The first question to ask about Paul Mariani’s biography of Robert Lowell is why there should be a new life of Lowell so soon after Ian Hamilton’s biography, Robert Lowell. Hamilton’s revelations about Lowell’s disruptive manic episodes and sexual adventures were startling when published in 1982. What can Mariani add to this scandalous presentation of the great American poet’s foibles? As it turns out, he has much to add. Mariani has more interviews with those who had a close relationship with Lowell and more letters to and by him, and he can draw on Lowell’s own autobiographical fragments, memoir, and writings. The result is likely to become the definitive biography of Lowell. It sheds important light on Lowell’s relationship with such figures as Randall Jarrell, Jean Stafford, Elizabeth Hardwick, and especially Lowell’s last wife, Caroline Blackwood. Mariani’s Lost Puritan: A Life of Robert Lowell is not a critical biography, but it is as full a rendering of Lowell’s life as readers are likely to get.
Robert Lowell was born in 1917 into the famous Lowell family of Boston. He was not a member of the main branch of that famous family. His father, Robert Trail Spence Lowell III, was a naval officer rather than a writer or intellectual; he had attended United States Naval Academy at Annapolis rather than Harvard University and rose to the rank of lieutenant commander by the time he left the navy. He was, however, a weak and dilatory man who was dominated by his wife, Charlotte Winslow Lowell. She was a formidable woman who could not bear to be separated from Boston or her father, Arthur Winslow. She forced her husband to retire from the navy so that she could remain in Boston and he could earn a better living at Lever Brothers, a job he soon lost. Her relationship with the future poet was fierce and smothering. Mariani is quite good at describing the conflicts in the family; he brings out fully the oedipal conflict between Robert Lowell and his mother and the struggle he had to free himself from her domination.
The family conflict came to a head when Lowell, in his first year at Harvard, struck his father and knocked him down. The elder Lowell had written some insulting remarks to the father of Robert’s fiancée, Anne Dick. Lowell’s parents were opposed to the engagement and the marriage, and the incident resulted in Lowell’s leaving Harvard. He went to the home of Allen Tate, a poet and critic, in Tennessee. When he was told there was no room in the house and the only way he could stay there was to pitch a tent, Lowell bought a Sears Roebuck tent and camped out on the Tates’ front lawn. He then entered Kenyon College to be with the American poet and critic John Crowe Ransom.
Lowell’s parents were shocked at his leaving Harvard. Yet it was a successful move for him. Tate and Ransom were accomplished poets and critics, and they served as more useful father-figures for Lowell than his weak father. At Kenyon Lowell also embarked on lifelong friendships with the poet Randall Jarrell and the fiction writer Peter Taylor.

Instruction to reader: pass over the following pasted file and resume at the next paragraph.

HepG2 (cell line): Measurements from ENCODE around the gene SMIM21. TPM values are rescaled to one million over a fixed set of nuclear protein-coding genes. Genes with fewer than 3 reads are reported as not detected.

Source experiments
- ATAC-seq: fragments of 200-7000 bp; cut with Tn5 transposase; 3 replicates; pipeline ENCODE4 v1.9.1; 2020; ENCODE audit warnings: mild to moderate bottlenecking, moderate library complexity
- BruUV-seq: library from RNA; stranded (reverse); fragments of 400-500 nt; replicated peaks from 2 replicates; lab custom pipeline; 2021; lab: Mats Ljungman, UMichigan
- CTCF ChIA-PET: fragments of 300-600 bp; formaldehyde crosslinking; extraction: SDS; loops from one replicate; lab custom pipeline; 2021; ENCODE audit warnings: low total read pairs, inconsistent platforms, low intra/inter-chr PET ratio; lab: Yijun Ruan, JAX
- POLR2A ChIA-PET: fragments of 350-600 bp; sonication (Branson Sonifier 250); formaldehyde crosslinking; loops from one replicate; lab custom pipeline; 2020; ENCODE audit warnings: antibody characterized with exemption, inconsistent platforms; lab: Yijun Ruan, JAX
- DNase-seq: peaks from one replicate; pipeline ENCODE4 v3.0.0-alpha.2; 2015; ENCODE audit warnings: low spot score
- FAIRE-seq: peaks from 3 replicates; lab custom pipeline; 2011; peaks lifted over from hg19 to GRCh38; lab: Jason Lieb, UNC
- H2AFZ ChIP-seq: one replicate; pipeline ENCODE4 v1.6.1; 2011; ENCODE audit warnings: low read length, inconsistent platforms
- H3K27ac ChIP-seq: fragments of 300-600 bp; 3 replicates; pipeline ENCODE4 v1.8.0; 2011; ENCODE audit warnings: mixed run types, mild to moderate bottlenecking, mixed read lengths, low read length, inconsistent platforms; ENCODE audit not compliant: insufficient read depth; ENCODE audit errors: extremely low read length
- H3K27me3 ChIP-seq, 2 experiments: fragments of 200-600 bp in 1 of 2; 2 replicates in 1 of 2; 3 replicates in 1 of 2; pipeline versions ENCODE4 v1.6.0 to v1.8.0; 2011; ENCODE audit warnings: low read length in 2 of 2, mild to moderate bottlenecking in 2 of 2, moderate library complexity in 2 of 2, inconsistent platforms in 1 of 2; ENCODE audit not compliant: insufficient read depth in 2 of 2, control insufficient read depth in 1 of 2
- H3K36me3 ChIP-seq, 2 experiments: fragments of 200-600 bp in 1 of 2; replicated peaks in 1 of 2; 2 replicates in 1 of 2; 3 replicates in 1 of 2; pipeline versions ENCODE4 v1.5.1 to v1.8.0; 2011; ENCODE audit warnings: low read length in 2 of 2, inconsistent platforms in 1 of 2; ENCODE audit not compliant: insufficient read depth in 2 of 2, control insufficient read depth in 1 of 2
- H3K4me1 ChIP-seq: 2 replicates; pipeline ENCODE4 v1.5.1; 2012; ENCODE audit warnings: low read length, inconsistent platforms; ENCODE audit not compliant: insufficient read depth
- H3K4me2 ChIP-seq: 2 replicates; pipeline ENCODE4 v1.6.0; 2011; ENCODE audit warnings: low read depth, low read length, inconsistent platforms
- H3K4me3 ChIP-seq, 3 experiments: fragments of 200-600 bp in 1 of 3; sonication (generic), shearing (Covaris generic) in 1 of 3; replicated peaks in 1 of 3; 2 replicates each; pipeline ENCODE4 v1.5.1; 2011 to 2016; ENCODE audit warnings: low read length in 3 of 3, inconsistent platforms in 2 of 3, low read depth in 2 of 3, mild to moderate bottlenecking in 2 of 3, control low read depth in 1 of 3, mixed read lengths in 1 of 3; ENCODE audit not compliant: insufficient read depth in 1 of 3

After he was graduated summa cum laude from Kenyon, Lowell met and married the fiction writer Jean Stafford. Mariani provides an excellent overview of their stormy relationship, especially through quotes from letters and interviews with Stafford, whose remarks are always witty and sometimes acute. It was during this period that Lowell became a convert to Roman Catholicism. He was seeking some absolute authority, especially one he could use in his poetry, and also a way to cut himself off from his parents. Charlotte Lowell had once said that Catholicism was a religion for Irish maids, and now her son was a communicant. Stafford also became a convert, although not as zealous a one as Lowell.
Lowell refused to accept induction into the military in World War II. He based his decision on the bombing of civilians in Germany and Franklin Delano Roosevelt’s policy of unconditional surrender. Mariani reproduces the manic letter Lowell wrote to the president to justify his actions. As a result of his refusal, he was sentenced to a year in a federal prison in Danbury, Connecticut.
During this period, he began writing his earliest important poems and gathered enough poems for his first volume, Land of Unlikeness (1944). The poems were clogged and obscure, as Lowell was following the example of Tate and the dictates of the New Criticism. The book received respectful reviews; the critics noted a new and unpolished voice in American poetry. Mariani does not discuss the poetry at any length, and he fails to cite many of the reviews the books of poetry received. He tends to quote the poems throughout the book as if they exemplified aspects of Lowell’s life. Sometimes this works brilliantly, but at other times it can be misleading.
Lowell’s next book, Lord Weary’s Castle (1946), was a far more accomplished work, but the poems were still filled with Catholic imagery and often obscure. The book received the Pulitzer Prize in poetry and adulatory reviews. Lowell had established his reputation as an American poet....
(The entire section is 2090 words.)